Over the last two decades, more than 600 bilingual speech-language pathologists have successfully completed the Teachers College Bilingual Extension Institute, directed by Professor Catherine Crowley. Taught by an eight-person faculty and seven master clinicians, the Institute’s Advanced Certificate in Bilingual Speech-Language Pathology is designed to provide students with the knowledge and clinical skills needed to provide culturally and linguistically appropriate services for children and adolescents.
For 2021, the total tuition for the Bilingual Extension Institute is $6,650 (plus non-refundable deposit of $300.00), plus a course fee of $30 per semester.
On Campus Curriculum Outline
("Areas covered" sections correspond to NYSED requirements)
Weekend I (May). Bilingual/Bicultural Language Development. Theories and Models of Bilingual Education.
Compare normal languagedevelopment to bilingual/bidialectal language development. Identify normal processes of second language acquisition. Introduce theories and models of bilingual education. Introduce sociolinguistic parameters of topic, participant,setting, and function, and home/school gap. Discuss dialect andlanguage stigmatization and code-switching.
Areas covered. Sociolinguistics andpsycholinguistics. Bilingualism. Theories of bilingual educationand bilingualism. Impact of home/school mismatch in meeting the State Learning Standards. Multicultural perspectives in education.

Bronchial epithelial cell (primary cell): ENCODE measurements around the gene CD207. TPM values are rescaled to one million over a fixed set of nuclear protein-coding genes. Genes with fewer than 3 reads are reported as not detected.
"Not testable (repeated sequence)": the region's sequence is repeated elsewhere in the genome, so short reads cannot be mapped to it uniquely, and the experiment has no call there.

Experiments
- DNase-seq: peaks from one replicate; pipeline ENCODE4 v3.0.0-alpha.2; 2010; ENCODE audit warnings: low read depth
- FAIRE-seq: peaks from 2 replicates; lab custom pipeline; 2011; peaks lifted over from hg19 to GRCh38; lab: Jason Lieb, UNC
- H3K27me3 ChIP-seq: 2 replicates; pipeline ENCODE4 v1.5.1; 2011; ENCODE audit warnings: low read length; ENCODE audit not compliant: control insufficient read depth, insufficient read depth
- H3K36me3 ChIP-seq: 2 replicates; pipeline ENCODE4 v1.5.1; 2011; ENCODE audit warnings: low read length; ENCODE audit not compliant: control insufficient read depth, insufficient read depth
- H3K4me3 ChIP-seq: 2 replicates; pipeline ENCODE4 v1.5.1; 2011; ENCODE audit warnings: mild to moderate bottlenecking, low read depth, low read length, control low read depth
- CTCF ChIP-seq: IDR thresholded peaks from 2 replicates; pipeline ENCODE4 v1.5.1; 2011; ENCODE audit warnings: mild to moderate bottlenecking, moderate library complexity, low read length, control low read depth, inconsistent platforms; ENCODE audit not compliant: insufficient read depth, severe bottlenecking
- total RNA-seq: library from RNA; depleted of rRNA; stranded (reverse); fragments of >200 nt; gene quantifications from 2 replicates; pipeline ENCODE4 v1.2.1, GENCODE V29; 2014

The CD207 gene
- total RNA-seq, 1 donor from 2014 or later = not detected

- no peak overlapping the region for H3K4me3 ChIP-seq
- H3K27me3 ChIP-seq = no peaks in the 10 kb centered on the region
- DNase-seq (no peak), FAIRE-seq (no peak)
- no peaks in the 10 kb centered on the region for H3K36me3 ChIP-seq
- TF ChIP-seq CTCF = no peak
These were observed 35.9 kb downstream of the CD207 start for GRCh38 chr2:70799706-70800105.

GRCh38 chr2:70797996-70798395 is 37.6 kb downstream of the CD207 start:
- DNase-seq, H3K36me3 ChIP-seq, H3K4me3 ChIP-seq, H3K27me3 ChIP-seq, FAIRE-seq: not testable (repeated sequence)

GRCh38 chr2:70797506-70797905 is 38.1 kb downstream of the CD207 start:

Weekend II (June). Speech-language Assessment of Preschool Children.
Reviewof current assessment materials and discusses how to use these materials effectively. Identify the "Critical Questions" for evaluations. Analyze the impact of home/schoolmismatch on the differential diagnosis of a language or speech disorderand a difference. Study the validity of current assessmentmaterials and technology based upon current research, andtechnology. Analyze of language differences and sociolinguistics on the assessment of culturally and linguisticallydiverse preschool children.
Areas covered: Methods of teaching native language arts and English language arts to bilingual ELLs,including literacy and other content areas, for meeting the State Learning Standards. Sociolinguistics and Psycholinguistics. Bilingualism.
Weekend III (September). Speech-Language Assessment of School-Age Students.
Identify factors to distinguish difference from adisorder. Use of published tests, technology, and alternative andcurriculum-based strategies in assessment. Impact of bilingualism and sociolinguistics on the assessment of culturally and linguisticallydiverse children. Role of speech language clinician in "early intervening services" and Response to Intervention. Implications ofHehir report findings. Impact of IDEA on assessments.
Areas Covered. Methods of teaching English language arts to bilingual English language learners, including literacy and other content areas and of using the native language and English, for meeting the State Learning Standards. Sociolinguistics and Psycholinguistics. Bilingualism.
Weekend IV (October). Speech-Language Intervention for Preschool Children.